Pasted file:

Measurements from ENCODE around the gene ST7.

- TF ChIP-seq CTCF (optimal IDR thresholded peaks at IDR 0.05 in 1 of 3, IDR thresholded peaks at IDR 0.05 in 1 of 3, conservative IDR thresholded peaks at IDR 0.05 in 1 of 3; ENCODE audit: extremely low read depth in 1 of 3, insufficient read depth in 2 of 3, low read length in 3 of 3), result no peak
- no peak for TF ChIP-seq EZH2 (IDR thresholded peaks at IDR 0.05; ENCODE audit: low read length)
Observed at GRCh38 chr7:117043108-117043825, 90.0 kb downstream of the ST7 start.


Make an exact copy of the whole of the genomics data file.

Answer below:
Measurements from ENCODE around the gene ST7.

- TF ChIP-seq CTCF (optimal IDR thresholded peaks at IDR 0.05 in 1 of 3, IDR thresholded peaks at IDR 0.05 in 1 of 3, conservative IDR thresholded peaks at IDR 0.05 in 1 of 3; ENCODE audit: extremely low read depth in 1 of 3, insufficient read depth in 2 of 3, low read length in 3 of 3), result no peak
- no peak for TF ChIP-seq EZH2 (IDR thresholded peaks at IDR 0.05; ENCODE audit: low read length)
Observed at GRCh38 chr7:117043108-117043825, 90.0 kb downstream of the ST7 start.